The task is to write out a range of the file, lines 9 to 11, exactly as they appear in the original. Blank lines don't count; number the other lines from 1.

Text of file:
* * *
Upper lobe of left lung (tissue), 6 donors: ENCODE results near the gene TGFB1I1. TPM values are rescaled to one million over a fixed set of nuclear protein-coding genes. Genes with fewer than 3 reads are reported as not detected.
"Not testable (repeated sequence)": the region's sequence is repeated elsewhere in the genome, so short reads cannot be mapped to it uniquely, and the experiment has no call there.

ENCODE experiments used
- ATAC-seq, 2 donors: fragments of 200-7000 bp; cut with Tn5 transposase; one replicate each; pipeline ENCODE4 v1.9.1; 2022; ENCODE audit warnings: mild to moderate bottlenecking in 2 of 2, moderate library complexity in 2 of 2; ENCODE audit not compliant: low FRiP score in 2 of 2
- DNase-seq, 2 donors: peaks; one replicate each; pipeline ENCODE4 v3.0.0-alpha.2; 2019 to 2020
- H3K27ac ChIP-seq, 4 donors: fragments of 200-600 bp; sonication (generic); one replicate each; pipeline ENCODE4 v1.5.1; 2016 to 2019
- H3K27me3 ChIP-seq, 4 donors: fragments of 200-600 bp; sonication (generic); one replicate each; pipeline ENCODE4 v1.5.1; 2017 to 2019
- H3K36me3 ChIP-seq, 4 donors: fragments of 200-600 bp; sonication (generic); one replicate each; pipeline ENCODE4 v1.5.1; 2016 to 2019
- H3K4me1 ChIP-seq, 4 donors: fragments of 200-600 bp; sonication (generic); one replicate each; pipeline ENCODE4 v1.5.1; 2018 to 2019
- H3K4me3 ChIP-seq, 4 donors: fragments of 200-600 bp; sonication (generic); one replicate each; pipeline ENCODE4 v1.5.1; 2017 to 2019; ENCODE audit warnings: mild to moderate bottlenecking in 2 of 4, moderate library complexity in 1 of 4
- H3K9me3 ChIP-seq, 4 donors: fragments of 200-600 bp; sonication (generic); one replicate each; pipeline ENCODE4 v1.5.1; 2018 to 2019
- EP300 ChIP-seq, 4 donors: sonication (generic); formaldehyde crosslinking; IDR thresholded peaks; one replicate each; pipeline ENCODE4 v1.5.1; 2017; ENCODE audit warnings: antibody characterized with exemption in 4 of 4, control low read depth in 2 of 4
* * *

- H3K4me1 ChIP-seq, 4 donors: fragments of 200-600 bp; sonication (generic); one replicate each; pipeline ENCODE4 v1.5.1; 2018 to 2019
- H3K4me3 ChIP-seq, 4 donors: fragments of 200-600 bp; sonication (generic); one replicate each; pipeline ENCODE4 v1.5.1; 2017 to 2019; ENCODE audit warnings: mild to moderate bottlenecking in 2 of 4, moderate library complexity in 1 of 4
- H3K9me3 ChIP-seq, 4 donors: fragments of 200-600 bp; sonication (generic); one replicate each; pipeline ENCODE4 v1.5.1; 2018 to 2019